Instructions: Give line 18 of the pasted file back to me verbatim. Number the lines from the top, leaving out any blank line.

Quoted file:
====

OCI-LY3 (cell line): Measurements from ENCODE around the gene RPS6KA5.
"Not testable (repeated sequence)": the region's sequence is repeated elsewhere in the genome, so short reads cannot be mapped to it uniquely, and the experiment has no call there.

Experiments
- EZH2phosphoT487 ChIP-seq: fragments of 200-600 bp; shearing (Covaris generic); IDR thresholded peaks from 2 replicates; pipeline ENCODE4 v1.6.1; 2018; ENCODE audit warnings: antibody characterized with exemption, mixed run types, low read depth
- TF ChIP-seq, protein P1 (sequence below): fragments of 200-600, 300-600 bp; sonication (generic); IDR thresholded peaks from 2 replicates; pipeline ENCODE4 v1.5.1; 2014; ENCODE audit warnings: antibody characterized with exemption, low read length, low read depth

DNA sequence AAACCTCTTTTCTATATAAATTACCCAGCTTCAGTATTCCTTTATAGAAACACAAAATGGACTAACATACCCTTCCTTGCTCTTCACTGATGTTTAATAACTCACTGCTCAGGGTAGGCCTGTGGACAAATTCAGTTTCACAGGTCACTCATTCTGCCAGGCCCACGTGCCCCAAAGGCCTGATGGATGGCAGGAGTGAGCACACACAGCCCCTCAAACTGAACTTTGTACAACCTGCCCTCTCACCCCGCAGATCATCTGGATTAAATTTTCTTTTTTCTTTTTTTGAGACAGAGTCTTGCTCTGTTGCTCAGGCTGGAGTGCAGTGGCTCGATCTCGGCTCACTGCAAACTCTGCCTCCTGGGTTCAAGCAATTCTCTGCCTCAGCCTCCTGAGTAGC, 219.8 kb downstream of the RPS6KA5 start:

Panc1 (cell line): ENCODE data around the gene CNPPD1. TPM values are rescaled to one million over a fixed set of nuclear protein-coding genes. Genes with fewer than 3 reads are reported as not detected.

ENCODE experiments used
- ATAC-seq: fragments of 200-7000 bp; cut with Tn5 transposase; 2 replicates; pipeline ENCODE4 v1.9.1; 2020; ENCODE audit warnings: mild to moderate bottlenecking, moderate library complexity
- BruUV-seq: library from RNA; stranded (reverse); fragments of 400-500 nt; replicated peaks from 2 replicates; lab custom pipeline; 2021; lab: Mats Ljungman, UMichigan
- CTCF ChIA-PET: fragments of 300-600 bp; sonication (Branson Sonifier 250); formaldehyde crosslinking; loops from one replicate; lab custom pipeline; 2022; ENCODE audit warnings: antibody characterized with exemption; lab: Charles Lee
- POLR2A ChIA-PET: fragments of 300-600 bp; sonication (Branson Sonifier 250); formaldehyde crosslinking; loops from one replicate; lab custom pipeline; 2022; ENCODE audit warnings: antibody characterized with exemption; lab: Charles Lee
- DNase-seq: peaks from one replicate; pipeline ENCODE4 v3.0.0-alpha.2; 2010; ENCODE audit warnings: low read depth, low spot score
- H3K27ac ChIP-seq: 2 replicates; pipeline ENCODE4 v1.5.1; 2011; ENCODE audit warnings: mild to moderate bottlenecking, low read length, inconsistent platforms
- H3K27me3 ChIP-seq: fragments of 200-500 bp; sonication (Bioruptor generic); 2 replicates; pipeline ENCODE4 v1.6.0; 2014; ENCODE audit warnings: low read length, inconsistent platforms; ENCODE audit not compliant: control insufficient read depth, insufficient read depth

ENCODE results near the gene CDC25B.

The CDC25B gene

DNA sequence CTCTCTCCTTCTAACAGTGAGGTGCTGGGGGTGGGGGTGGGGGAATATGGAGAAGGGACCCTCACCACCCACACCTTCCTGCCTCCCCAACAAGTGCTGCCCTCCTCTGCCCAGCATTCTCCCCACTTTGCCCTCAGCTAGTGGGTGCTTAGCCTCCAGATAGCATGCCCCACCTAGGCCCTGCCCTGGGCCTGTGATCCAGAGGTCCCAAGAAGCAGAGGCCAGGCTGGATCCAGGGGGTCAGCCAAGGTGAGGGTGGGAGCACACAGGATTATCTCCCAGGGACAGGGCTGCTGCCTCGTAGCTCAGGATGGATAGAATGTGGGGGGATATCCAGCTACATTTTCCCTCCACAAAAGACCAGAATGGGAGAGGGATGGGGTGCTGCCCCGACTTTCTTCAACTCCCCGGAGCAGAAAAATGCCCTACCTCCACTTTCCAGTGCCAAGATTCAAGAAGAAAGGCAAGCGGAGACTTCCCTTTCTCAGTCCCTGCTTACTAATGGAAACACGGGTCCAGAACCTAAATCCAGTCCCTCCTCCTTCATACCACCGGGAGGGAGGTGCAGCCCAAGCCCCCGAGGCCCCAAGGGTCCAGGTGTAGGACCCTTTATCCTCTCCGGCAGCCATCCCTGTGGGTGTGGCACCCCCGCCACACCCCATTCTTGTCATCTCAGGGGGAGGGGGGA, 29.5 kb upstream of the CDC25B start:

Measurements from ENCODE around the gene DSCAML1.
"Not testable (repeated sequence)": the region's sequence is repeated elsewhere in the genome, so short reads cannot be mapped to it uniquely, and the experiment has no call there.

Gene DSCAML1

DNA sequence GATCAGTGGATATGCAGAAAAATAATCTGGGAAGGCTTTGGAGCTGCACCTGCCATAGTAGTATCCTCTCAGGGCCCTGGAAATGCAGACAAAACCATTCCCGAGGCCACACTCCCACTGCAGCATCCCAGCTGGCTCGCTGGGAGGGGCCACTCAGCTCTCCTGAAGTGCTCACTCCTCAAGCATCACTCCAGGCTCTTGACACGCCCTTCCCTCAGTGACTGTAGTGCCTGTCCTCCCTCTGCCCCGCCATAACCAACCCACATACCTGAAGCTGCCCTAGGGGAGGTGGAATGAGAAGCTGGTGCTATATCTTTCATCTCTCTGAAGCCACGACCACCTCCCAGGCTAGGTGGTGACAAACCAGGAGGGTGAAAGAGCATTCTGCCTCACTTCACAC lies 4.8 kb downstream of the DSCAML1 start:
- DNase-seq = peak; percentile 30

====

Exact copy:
DNA sequence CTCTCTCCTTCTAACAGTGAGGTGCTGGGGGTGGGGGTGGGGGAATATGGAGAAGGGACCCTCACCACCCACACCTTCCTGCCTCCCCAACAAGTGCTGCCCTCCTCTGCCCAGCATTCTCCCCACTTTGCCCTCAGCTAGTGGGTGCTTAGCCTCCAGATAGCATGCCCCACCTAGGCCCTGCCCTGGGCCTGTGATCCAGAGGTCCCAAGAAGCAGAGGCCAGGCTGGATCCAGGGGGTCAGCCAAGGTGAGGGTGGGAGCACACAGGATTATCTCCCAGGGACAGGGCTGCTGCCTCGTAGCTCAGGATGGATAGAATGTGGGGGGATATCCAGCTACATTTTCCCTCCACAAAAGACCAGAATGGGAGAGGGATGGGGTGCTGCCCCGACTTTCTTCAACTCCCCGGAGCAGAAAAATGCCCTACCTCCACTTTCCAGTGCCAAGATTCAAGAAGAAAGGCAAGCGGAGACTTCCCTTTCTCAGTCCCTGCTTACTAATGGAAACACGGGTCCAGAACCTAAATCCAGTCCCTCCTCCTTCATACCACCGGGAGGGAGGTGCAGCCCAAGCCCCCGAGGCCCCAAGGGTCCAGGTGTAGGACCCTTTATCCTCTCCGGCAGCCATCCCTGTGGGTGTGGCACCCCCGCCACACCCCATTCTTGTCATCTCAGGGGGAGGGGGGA, 29.5 kb upstream of the CDC25B start: